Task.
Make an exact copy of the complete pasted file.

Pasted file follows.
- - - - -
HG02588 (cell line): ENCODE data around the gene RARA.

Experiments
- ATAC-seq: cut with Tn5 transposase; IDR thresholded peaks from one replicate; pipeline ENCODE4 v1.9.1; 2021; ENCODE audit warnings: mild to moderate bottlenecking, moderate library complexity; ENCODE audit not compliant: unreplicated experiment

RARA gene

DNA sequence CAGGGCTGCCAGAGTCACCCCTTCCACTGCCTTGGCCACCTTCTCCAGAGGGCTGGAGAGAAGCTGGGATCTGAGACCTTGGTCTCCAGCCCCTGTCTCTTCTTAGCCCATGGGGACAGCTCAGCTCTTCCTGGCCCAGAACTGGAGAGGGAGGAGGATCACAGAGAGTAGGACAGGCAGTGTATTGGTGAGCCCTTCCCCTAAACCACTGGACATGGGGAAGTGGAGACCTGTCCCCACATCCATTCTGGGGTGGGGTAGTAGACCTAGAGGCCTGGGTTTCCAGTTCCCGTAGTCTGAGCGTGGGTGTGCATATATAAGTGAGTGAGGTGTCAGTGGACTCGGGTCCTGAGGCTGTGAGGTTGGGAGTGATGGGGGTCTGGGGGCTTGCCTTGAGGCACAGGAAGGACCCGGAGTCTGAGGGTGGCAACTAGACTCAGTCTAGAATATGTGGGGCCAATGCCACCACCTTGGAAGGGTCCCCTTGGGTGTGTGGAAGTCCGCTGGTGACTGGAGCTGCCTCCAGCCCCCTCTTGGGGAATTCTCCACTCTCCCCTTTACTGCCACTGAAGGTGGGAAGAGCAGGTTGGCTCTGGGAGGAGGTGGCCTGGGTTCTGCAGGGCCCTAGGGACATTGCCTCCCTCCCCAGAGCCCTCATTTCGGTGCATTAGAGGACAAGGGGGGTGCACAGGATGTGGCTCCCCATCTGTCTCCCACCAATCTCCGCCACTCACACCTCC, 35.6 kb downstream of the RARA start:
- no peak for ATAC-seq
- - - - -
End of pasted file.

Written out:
HG02588 (cell line): ENCODE data around the gene RARA.

Experiments
- ATAC-seq: cut with Tn5 transposase; IDR thresholded peaks from one replicate; pipeline ENCODE4 v1.9.1; 2021; ENCODE audit warnings: mild to moderate bottlenecking, moderate library complexity; ENCODE audit not compliant: unreplicated experiment

RARA gene

DNA sequence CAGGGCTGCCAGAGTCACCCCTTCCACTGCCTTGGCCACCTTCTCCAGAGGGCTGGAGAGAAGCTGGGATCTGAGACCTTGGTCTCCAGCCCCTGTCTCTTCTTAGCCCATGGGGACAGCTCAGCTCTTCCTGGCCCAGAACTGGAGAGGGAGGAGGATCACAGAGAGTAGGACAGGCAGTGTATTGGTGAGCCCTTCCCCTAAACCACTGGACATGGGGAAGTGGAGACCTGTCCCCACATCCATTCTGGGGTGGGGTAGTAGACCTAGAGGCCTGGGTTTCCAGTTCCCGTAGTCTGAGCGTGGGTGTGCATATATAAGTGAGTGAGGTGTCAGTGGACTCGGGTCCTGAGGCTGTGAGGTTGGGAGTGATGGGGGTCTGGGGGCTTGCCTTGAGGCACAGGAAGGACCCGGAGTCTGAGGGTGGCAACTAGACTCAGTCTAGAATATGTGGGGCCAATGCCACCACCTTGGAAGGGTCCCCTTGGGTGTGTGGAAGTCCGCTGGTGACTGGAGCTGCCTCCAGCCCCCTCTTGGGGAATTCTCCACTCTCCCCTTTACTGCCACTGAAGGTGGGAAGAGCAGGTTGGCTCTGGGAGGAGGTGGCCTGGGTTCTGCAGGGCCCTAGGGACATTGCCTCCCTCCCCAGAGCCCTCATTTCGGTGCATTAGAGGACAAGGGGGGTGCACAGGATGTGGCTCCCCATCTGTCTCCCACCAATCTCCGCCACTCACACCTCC, 35.6 kb downstream of the RARA start:
- no peak for ATAC-seq